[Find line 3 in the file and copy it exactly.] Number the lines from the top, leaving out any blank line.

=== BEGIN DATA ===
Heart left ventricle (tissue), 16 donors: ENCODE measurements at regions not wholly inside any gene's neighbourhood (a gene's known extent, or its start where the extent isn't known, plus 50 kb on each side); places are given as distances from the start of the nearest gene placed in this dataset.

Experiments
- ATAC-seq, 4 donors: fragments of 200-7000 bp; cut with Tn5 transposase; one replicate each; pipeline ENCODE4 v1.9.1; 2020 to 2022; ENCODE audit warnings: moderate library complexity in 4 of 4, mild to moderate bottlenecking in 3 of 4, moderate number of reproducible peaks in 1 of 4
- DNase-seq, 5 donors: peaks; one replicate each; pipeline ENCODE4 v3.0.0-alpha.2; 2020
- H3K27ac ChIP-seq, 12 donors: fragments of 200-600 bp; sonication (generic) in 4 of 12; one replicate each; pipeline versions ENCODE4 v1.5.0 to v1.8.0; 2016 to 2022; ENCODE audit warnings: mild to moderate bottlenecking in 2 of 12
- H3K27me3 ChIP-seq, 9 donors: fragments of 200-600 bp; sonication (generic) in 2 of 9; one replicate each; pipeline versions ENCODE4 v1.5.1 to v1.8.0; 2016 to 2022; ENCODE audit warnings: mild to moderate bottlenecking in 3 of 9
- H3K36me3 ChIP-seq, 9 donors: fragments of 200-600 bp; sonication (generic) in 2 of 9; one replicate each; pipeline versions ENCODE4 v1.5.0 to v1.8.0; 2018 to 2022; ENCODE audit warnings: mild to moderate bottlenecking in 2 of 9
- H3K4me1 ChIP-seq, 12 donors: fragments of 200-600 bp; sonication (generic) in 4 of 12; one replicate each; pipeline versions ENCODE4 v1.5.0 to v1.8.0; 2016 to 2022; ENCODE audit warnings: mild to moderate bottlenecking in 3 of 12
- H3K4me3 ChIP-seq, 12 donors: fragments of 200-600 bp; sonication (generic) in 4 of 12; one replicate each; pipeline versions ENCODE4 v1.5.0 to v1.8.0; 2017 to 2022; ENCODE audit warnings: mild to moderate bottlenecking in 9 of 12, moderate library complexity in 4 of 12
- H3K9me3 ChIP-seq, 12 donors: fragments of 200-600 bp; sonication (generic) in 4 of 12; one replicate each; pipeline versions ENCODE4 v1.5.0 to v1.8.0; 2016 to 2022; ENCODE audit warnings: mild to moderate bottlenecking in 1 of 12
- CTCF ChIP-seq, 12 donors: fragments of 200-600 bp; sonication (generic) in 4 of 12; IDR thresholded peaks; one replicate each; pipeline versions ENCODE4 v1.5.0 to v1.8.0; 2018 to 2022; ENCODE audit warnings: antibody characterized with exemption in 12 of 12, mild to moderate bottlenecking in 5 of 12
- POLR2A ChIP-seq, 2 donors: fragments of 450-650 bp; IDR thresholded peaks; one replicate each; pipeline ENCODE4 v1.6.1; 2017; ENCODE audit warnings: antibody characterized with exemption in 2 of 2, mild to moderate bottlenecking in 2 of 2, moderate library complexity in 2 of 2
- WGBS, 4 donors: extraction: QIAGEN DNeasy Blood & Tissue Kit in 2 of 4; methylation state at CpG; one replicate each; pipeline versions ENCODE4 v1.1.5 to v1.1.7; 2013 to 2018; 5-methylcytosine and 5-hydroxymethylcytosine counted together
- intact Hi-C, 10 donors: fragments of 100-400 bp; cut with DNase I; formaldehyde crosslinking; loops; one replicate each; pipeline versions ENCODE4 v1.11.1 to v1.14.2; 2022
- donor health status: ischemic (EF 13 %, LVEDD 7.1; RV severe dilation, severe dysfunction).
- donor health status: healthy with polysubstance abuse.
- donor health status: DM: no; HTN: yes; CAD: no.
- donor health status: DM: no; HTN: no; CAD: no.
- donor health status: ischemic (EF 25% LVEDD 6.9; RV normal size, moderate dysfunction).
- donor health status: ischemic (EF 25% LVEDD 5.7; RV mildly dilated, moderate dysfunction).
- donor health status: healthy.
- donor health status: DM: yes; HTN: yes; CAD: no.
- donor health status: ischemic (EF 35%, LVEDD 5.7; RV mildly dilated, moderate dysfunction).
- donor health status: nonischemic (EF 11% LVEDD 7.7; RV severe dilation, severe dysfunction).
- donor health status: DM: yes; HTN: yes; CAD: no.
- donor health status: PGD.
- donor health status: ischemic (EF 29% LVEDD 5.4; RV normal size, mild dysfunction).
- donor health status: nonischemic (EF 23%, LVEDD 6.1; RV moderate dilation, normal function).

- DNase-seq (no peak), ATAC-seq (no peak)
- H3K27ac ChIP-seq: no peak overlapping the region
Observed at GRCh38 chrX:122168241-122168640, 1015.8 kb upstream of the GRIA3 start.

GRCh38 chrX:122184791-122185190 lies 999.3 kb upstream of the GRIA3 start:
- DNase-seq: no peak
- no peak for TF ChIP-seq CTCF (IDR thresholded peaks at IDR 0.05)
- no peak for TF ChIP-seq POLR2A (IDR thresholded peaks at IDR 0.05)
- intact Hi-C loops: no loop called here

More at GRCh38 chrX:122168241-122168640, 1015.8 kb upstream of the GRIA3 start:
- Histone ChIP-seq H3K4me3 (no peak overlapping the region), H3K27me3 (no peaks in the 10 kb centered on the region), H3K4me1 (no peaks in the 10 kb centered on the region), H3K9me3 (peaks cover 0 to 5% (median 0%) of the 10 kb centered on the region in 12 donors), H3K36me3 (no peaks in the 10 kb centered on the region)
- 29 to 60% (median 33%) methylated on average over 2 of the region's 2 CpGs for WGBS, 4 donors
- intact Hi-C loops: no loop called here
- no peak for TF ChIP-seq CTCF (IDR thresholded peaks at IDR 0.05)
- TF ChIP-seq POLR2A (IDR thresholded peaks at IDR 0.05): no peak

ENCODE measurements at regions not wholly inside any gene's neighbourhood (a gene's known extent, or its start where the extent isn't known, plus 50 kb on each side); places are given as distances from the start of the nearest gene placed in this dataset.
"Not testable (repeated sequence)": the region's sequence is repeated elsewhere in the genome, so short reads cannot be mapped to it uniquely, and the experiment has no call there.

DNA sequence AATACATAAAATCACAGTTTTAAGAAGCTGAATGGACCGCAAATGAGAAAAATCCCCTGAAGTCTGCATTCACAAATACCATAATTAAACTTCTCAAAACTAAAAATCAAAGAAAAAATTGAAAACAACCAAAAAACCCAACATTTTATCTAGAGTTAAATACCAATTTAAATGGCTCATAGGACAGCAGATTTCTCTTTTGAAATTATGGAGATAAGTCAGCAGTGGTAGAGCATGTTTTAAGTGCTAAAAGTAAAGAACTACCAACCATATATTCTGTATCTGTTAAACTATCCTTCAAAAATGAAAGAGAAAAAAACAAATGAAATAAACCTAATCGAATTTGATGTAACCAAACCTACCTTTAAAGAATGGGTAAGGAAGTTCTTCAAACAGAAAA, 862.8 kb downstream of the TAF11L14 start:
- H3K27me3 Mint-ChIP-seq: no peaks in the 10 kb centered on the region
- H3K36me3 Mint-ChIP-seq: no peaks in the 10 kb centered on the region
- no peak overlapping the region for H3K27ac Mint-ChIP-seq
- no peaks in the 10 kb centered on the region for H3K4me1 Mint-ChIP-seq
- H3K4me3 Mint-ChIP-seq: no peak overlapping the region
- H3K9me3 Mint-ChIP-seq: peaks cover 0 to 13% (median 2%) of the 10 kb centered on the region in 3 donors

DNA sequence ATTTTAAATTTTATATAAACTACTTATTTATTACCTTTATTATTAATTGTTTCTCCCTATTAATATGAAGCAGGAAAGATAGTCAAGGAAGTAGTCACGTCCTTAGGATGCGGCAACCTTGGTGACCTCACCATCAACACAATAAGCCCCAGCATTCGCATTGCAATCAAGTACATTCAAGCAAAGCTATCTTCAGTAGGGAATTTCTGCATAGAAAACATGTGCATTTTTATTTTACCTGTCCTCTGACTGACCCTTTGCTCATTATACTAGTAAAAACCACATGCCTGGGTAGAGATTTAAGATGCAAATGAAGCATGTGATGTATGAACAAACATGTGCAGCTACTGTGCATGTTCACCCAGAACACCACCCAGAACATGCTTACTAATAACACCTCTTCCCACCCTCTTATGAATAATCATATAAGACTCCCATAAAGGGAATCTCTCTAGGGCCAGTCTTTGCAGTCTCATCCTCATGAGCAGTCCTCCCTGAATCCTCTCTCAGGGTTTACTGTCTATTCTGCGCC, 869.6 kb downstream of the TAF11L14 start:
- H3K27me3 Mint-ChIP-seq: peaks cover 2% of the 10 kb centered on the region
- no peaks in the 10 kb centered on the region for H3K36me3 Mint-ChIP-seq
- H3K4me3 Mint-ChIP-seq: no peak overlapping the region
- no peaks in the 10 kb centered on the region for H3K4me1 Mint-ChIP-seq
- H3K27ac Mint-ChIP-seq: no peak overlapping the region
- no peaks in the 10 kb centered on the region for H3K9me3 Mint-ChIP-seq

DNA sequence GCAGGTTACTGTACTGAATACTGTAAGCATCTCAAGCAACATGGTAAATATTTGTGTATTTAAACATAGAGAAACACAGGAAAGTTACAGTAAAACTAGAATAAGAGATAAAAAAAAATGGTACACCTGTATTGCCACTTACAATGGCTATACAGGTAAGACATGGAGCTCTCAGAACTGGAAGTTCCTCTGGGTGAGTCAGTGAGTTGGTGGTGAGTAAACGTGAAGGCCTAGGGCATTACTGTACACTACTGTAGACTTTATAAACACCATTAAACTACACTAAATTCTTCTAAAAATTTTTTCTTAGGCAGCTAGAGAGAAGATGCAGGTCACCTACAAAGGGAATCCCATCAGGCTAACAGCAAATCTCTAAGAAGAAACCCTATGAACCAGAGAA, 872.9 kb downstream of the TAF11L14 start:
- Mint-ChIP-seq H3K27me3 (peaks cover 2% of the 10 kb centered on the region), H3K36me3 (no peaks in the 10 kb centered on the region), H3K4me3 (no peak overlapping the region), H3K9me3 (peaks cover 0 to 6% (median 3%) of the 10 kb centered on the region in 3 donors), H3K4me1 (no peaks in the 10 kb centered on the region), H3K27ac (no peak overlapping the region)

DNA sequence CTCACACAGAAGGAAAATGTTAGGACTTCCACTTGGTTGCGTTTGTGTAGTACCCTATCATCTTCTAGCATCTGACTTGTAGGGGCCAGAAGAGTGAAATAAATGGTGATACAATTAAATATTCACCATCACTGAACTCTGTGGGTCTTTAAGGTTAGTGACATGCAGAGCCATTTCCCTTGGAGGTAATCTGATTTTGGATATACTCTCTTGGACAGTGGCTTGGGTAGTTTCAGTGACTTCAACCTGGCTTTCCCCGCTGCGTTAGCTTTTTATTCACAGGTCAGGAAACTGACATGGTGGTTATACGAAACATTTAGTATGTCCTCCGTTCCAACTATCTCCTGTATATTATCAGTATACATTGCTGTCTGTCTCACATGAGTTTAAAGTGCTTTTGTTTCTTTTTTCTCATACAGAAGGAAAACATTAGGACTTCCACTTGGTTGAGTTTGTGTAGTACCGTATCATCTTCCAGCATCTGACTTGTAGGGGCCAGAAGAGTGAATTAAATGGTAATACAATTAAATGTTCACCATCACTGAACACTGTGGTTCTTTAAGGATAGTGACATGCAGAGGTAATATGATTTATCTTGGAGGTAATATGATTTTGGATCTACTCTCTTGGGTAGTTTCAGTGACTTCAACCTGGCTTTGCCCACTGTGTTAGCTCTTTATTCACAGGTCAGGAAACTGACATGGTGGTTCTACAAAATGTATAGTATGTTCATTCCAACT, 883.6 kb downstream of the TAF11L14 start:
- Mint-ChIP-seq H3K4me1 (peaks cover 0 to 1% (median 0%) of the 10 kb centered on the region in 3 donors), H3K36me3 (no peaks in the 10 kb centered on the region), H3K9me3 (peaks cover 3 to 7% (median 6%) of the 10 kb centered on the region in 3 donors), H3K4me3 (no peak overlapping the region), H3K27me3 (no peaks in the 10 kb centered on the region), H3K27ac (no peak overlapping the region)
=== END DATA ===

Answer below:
- ATAC-seq, 4 donors: fragments of 200-7000 bp; cut with Tn5 transposase; one replicate each; pipeline ENCODE4 v1.9.1; 2020 to 2022; ENCODE audit warnings: moderate library complexity in 4 of 4, mild to moderate bottlenecking in 3 of 4, moderate number of reproducible peaks in 1 of 4